Students and teachers are off for the summer, but the city Department of Education’s legal office was kept on high alert this week.
First, lawyers received word that discrimination charges against the city’s high school admissions process would be dismissed by a federal civil rights office. Then, StudentsFirstNY, an advocacy group with close ties to the Bloomberg administration, announced it would slap the city with a new complaint, alleging inequity in the way teachers are distributed teacher quality in the city.
So far, that complaint has yet to be filed, three days after the group organized dozens of people to protest the issue on the department’s steps at Tweed Courthouse. A StudentsFirst NY spokeswoman said the group’s lawyers were still reviewing the complaint, but she would not say if there are still plans to file it at all.
If so, it would be at least the fourth discrimination charge filed with the U.S. Department of Education’s Office for Civil Rights in the last year. A complaint against the policies for admission into top-tier high schools and for closing schools were also submitted.
The dismissed complaint had been filed in May by the Education Law Center on behalf of parents and education advocacy groups. It alleged that the city discriminated against some students on the basis of their race or ethnicity by using an admissions process that resulted in the students being more likely to end up at schools with large numbers of high-need students.
The center’s complaint recommended that the city address the issue by limiting the number of high-need students admitted into all schools.
But the evidence was not strong enough to prompt an investigation, civil rights officials said in a letter this week.
“Rather than providing any specific information to support that the NYC DOE’s admission process resulted in African American and Hispanic high school students being assigned to schools with high concentrations of students with ‘high needs,’ you merely asserted that the admissions process lacked “controls” to ensure that such high needs students were not disproportionately assigned to any school,” the letter reads.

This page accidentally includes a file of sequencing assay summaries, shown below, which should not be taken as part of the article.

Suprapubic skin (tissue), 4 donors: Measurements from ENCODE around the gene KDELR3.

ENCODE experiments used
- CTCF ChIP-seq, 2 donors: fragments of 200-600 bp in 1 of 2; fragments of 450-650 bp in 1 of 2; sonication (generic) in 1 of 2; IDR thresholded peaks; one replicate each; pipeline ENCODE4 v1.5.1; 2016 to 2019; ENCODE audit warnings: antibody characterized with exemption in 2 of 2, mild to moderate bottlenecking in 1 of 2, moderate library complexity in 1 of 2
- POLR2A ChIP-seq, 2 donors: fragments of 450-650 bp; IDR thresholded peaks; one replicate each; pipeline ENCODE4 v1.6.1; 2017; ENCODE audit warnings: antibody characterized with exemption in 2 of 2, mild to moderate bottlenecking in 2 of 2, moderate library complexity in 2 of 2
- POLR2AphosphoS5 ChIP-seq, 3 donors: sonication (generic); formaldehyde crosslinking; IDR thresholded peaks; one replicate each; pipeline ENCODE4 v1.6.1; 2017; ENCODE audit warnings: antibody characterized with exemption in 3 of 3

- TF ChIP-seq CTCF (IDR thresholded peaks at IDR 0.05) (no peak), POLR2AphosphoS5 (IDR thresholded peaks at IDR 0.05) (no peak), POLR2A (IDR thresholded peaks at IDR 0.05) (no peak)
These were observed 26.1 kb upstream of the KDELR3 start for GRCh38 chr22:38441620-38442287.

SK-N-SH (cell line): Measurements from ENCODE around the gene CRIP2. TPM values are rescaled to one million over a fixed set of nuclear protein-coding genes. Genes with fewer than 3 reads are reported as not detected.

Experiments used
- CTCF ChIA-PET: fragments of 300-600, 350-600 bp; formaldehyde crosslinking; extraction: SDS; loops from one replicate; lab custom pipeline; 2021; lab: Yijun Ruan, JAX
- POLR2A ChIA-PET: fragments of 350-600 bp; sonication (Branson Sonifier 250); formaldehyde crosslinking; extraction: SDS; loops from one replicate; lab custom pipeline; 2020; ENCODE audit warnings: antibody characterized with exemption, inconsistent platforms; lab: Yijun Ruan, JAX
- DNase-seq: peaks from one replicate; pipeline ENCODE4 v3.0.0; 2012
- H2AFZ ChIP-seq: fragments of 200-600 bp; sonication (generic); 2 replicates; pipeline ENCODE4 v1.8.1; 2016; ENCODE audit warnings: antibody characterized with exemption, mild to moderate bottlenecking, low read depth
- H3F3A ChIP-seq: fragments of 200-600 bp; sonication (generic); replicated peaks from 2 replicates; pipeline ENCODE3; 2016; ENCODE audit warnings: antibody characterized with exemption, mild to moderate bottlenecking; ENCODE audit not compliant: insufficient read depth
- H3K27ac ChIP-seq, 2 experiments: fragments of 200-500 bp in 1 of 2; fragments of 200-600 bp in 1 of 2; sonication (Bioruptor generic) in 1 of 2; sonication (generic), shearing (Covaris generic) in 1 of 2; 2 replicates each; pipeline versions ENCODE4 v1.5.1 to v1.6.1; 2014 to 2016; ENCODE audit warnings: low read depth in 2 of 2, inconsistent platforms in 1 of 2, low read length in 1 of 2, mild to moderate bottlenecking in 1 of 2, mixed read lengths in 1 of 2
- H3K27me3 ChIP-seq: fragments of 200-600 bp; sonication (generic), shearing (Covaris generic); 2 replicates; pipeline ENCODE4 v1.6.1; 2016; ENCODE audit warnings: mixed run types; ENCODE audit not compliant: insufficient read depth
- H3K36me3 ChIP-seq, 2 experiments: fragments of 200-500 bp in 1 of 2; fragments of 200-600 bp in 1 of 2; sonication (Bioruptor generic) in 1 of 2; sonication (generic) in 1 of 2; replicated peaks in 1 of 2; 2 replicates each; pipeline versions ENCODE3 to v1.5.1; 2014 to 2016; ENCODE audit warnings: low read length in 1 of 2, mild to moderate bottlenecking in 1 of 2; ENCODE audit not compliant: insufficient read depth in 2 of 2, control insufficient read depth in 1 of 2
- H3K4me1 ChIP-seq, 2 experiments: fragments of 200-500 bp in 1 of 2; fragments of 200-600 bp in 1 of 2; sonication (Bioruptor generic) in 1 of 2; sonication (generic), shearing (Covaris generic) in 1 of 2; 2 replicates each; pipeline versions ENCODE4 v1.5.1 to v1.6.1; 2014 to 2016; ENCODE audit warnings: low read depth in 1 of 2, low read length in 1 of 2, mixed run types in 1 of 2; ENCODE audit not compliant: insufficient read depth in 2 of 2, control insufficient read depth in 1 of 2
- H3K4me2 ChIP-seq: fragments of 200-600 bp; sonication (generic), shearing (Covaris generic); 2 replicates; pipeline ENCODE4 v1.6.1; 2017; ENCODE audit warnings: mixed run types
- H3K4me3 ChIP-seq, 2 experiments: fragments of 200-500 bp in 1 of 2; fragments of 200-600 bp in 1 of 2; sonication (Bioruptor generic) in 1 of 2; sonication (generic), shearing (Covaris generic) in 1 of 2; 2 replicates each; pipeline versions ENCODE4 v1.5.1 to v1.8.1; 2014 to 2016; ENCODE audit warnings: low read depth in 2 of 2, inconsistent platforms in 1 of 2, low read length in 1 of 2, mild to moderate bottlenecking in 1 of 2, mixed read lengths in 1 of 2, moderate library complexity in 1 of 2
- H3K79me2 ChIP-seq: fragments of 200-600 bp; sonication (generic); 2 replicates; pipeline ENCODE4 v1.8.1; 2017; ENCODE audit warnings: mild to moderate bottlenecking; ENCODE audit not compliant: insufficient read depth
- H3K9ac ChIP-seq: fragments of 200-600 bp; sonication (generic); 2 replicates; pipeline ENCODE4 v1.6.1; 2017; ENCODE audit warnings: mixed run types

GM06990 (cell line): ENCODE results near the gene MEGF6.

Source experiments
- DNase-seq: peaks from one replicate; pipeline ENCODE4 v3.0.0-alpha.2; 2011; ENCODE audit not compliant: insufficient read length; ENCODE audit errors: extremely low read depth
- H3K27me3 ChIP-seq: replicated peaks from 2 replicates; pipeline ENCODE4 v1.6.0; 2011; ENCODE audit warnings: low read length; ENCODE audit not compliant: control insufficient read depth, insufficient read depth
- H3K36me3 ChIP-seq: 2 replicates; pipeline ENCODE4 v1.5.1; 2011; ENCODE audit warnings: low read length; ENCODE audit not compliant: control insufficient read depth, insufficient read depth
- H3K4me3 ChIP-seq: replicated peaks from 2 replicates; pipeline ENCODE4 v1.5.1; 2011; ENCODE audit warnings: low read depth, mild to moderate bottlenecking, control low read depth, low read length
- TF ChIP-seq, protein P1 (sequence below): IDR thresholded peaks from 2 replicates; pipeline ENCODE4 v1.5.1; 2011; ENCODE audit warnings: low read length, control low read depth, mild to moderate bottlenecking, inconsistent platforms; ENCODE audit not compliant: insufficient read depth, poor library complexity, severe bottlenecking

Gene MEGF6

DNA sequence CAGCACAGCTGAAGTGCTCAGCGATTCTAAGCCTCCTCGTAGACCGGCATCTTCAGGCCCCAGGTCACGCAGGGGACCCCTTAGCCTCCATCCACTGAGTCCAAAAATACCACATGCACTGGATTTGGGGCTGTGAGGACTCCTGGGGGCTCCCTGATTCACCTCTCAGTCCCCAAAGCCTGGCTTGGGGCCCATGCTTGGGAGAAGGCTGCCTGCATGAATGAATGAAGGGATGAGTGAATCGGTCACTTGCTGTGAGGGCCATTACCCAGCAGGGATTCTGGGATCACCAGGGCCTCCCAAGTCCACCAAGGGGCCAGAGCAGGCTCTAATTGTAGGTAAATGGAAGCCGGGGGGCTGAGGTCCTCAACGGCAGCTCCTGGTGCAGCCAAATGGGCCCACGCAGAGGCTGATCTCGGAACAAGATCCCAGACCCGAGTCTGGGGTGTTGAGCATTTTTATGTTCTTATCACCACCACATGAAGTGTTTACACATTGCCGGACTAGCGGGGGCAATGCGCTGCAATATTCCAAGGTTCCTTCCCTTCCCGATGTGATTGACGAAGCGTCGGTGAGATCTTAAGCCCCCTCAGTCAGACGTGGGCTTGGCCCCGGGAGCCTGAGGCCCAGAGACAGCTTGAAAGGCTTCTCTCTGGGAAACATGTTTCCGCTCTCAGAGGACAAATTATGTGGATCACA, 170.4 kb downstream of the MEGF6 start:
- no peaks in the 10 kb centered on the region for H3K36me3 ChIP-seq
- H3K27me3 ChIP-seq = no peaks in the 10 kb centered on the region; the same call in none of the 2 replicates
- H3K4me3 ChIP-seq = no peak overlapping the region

Wendy Lecker, an attorney for the Education Law Center who filed the papers, said that an appeal was possible.
“We disagree with the letter and we will be discussing next steps with our clients,” Lecker said.
The city’s high school admissions process, designed to achieve the highest mutual preference between students and schools they apply to, has received accolades for its innovative approach to school choice. Every year, eighth-graders rank up to 12 high schools that they would like to attend and the city’s more than 500 high schools rank the students who apply, in accordance with criteria that the schools themselves set. Then the city runs an algorithm and students are matched with a school.
But that approach has been under scrutiny. An audit by Comptroller John Liu found that the process had lax oversight, allowing some selective schools to pick students who hadn’t met certain requirements. In addition, the audit revealed that schools weren’t adhering to the admissions criteria that they publicized in the city’s annual high schools directory.
The department seems to have recognized areas of improvement in its admissions process and begun addressing them. For instance, selective schools with unfilled seats were assigned students, some with disabilities, who did not meet the usual admission standards. City officials said it was to force the schools to serve higher numbers of special education students.
A department spokeswoman said that the city had not received formal dismissal papers and would not comment. She also declined to comment on StudentsFirst NY’s charges.
If that complaint is filed, it might have an equally tough job spurring a federal probe. A press release sent out earlier this week by StudentsFirst NY said that its complaint would hinge on its own research, which found that a higher rate of low-rated teachers worked in schools with poor student populations. But there is not a strong correlation between those schools and their performance on the city’s progress reports. For instance, two schools with a high percentage of “unsatisfactory” teachers received A grades on their progress reports. Conversely, some schools with low marks did not have any unsatisfactory teachers at all.